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Temperature Control and Dysautonomia - Fact Sheet

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Temperature Control and Dysautonomia - Fact Sheet

Cold-blooded creatures take on the temperature of their surroundings. They are hot when their environment is hot and cold when their environment is cold. Cold-blooded animals are much more active in warm environments and are very sluggish in cold environments. These animals are very dependant on their environment when compared to warm blooded animals like ourselves.


Warm-blooded creatures, like mammals and birds, try to keep the inside of their bodies at a constant temperature. They do this by generating their own heat when they are in a cooler environment, and by cooling themselves when they are in a hotter environment. This independence from our environment allows warm blooded animals to live in a much broader variety of climates.


Homeostasis

It takes a lot of fuel to generate body heat and indeed a lot of fuel is needed to keep cool. Most of the food we eat is used to keep our bodies at a stable temperature with a stable amount of fluid of a stable composition.


Our bodies actually put a lot of effort into staying the same. The medical term for this process is homeostasis.


In human beings, the homeostatic regulation of body temperature involves such mechanisms as sweating when the internal temperature becomes excessive and shivering to produce heat, as well as the generation of heat through metabolic processes when the internal temperature falls too low.

  

The Autonomic Nervous System (ANS)

These aspects of homeostasis are regulated through the autonomic nervous system.


The autonomic nervous system manages most of our bodily systems, including the cardiovascular system, gastrointestinal, urinary and bowel functions, temperature regulation, reproduction and our metabolic and endocrine systems. Additionally, this system is responsible for our reaction to stress - the flight or fight response.

 

 

Sympathetic and Parasympathetic

The autonomic nervous system consists of two parts: the sympathetic system and the parasympathetic system. The sympathetic system can best be thought of as controlling the "fight or flight" reactions of the body; producing the rapid heart rates, increased breathing and increased blood flow to the muscles that are necessary when an individual is in danger or under stress. The parasympathetic system controls the "quiet" body functions, for instance the digestive system. In short, the sympathetic system gets the body ready for action, while the parasympathetic system gets the body ready for rest. And in most individuals the parasympathetic and sympathetic components of the autonomic nervous systems are in perfect balance, from moment to moment, depending on the body's instantaneous needs.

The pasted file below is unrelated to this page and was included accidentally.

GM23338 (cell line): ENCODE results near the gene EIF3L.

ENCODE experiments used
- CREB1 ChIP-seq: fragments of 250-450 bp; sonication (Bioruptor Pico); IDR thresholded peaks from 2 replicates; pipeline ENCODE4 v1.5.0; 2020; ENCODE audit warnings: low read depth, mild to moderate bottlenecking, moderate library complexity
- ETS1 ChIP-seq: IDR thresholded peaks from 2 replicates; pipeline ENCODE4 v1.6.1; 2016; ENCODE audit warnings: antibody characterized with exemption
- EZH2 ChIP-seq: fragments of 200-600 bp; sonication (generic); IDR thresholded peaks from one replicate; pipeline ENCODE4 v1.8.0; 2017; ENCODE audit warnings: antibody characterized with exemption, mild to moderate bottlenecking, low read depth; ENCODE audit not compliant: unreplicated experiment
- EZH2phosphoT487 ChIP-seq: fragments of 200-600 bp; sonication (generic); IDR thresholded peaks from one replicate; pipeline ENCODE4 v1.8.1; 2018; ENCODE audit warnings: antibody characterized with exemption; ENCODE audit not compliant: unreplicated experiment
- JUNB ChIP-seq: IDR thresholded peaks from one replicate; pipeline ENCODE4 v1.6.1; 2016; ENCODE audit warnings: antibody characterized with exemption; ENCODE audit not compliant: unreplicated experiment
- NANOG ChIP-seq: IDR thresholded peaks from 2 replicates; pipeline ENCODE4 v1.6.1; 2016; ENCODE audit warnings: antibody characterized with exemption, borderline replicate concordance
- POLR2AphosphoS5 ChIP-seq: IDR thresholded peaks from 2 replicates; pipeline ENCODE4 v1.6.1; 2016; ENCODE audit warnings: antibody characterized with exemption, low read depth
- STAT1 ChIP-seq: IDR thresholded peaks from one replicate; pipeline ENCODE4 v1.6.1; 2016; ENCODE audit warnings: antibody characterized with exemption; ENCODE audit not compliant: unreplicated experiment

Dysautonomia

Brain disorders such as traumatic brain injury can affect the autonomic nerve system and result in dysautonomia: The autonomic nervous system loses that balance and at various times the parasympathetic or sympathetic systems inappropriately predominate.

 

Symptoms

Symptoms can include frequent, vague but disturbing aches and pains, faintness (or even actual fainting spells), fatigue and inertia, severe anxiety attacks, tachycardia, hypotension, poor exercise tolerance, gastrointestinal symptoms such as irritable bowel syndrome, sweating, dizziness, blurred vision, numbness and tingling, anxiety and (quite understandably), depression.


A person suffering from dysautonomia may exhibit all these symptoms and more or only one or two. It can be an acute, short lived problem or a chronic problem that will last a lifetime. There is no cure for dysautonomia but some medications and strategies can help alleviate the symptoms.

 

Management Strategies

The homeostatic regulation of body temperature may be severely impaired in a person suffering from dysautonomia and they may develop excessively high body temperatures and consequent irritability, confusion and disorientation. The treatment for a high temperature as a result of a damaged autonomic nervous system is entirely symptomatic and supportive. That is: the fever is treated but not the cause. Remember the cause is unfortunately incurable.


Essentially the treatment is to cool the person down

A wet towel across the neck can be of help as most of our body heat is lost through the head and the external carotid arteries carry large amounts of blood to the brain. Cooling this area will effectively cool the whole body from the inside out.


Drink plenty of fluids, preferably water. Other fluids, particularly alcohol or caffeine, can reduce the fluid levels in the body by increasing fluid loss through sweating or urination.


It is essential to seek medical assistance if any fever is severe or prolonged as the fever itself may damage organs including the brain, heart and kidneys.


A host of medications have been tried in patients with dysautonomia. Those most commonly felt to be useful include:

 

  • Tricyclic antidepressants
  • Anti-anxiety medications
  • Medications affecting high or low blood pressure and
  • Non steroidal anti-inflammatory medicationsThe most effective medications will vary from person to person depending on the particular symptoms that dysautonomia produce in them.


As with any long-term health condition, it is highly recommended that a relationship be maintained with a GP or other suitable medical professional.

References and further information

 

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